Syrinx Effect – A Sky You Could Strike A Match On (2018)

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Every time I’ve gotten into the topic of Syrinx Effect, I’ve made some hullabaloo about how these women are good out of making unique art out of just Naomi Siegel’s trombone, Kate Olson’s soprano sax/clarinet and their laptops and effects pedals, so pardon me if I repeat that big takeaway from this duo once again. Because six years after their debut effort This Is What Your Brain Sounds Like, that ability is still a big draw and why you should pay attention to them.

That said, A Sky You Could Strike A Match On — their first release in four years — represents a pivot in their trajectory. OK OK, not so much a pivot but more of a quick nod toward accessibility. It’s more accessible, certainly, but no less creative. The songs on here like before really defy neat categorization, and that’s a direct product of the approach Siegel and Olson take in making this music. It’s defined instead by the moods these pieces evoke: ethereal, joyful, solemn, fanciful, reflective…often mixing in these emotions within single performances. Effects are never felt to be an ends unto themselves, they are part of the toolkit used to rouse these emotions.

They waste no time with clever layering on “Cameronathon” but just as slyly pull back on it. A solemn intro ushers in a cascade of trombones for “Redwood Cry” that recedes into ambience and re-emerges again in a way more majestic fashion. “Gretta Returns To Dream” is a somber turn, another occasion where trombone and sax are selectively coated on to build up the song’s thickness.

Other skills are fully utilized, too. The two can fully compose pieces and improvise with chops. They exploit each of these abilities by leaving room for both in their songs. So for “Bottomfeeders” there’s a harmony of horns making the melody with only a repeating trombone figure to back them. Here, they employ the most organic of effects, handclaps, when the duo split off and do their own thing extemporaneous and simultaneously while looped figures from both are discreetly folded in and then dropped off. Telling two side of the same story continues on “Crabwalk” but the tête-à-tête soon gives way to a rich panoply of looped sax and trombone.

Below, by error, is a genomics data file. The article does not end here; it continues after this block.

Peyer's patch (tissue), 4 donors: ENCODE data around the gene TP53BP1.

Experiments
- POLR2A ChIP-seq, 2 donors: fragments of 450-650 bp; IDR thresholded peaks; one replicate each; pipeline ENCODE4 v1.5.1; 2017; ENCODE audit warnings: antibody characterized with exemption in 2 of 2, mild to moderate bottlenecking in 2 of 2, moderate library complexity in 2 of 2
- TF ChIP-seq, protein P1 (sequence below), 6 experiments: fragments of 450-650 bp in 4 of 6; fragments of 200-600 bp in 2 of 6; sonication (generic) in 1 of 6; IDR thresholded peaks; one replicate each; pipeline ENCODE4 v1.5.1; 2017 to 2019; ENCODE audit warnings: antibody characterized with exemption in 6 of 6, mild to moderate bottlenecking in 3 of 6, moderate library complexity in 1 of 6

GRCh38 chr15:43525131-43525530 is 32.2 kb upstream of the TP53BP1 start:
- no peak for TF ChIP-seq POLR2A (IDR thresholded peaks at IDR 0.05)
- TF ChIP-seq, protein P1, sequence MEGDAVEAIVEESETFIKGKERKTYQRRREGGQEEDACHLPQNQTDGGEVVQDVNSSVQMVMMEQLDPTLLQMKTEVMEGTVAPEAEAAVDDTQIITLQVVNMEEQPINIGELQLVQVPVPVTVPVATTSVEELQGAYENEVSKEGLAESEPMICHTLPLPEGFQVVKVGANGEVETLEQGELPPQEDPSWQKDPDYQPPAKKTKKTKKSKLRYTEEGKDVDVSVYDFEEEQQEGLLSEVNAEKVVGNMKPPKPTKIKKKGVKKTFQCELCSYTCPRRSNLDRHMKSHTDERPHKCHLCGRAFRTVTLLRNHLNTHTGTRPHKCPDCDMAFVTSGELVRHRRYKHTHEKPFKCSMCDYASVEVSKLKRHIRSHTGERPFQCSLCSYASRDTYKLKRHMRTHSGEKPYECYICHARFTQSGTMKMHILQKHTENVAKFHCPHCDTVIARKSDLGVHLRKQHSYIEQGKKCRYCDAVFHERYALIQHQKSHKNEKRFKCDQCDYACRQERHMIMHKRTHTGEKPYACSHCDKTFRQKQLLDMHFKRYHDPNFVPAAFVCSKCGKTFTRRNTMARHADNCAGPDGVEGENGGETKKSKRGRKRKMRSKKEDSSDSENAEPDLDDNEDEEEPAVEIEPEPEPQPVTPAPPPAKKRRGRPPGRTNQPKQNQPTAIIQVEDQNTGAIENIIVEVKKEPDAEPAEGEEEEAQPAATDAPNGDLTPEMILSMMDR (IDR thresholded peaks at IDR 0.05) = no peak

Syrinx Effect also made music you can dance to; Jacques Willis’s beat programming puts a groove under “Super Soaker” as Olson dances around Siegel’s loops. “Mobligations” kicks into gear two minutes in with another prefab groove, this time a slow burning one built around a three chord vamp milked for all its worth. The very presence of hand played drums (from Eric Eagle) by itself makes “The Bankrobber Song” stand out within this collection, but it’s also the odd juxtaposition of vaudeville and chamber music as well.

“Song for Dead Sparrows” veers toward experimental side, marked by free form playing and a few odd electronic noises, and “The Hui” concludes the album on a lissome frame of mind.

It’s always a good indication that the music is working the way the artists intend for it to work when you struggle to pigeonhole it but can easily get a firm grasp of its emotional impact. A Sky You Could Strike A Match On does just that. Maybe that’s the true appeal of Syrinx Effect.

But man, they can still work those effects pedals.


S. Victor Aaron

S. Victor Aaron

S. Victor Aaron is an SQL demon for a Fortune 100 company by day, music opinion-maker at night. His musings are strewn out across the interwebs on jazz.com, AllAboutJazz.com, a football discussion board and some inchoate customer reviews of records from the late 1990s on Amazon under a pseudonym that will never be revealed. E-mail him at svaaron@somethingelsereviews .com or follow him on Twitter at https://twitter.com/SVictorAaron
S. Victor Aaron
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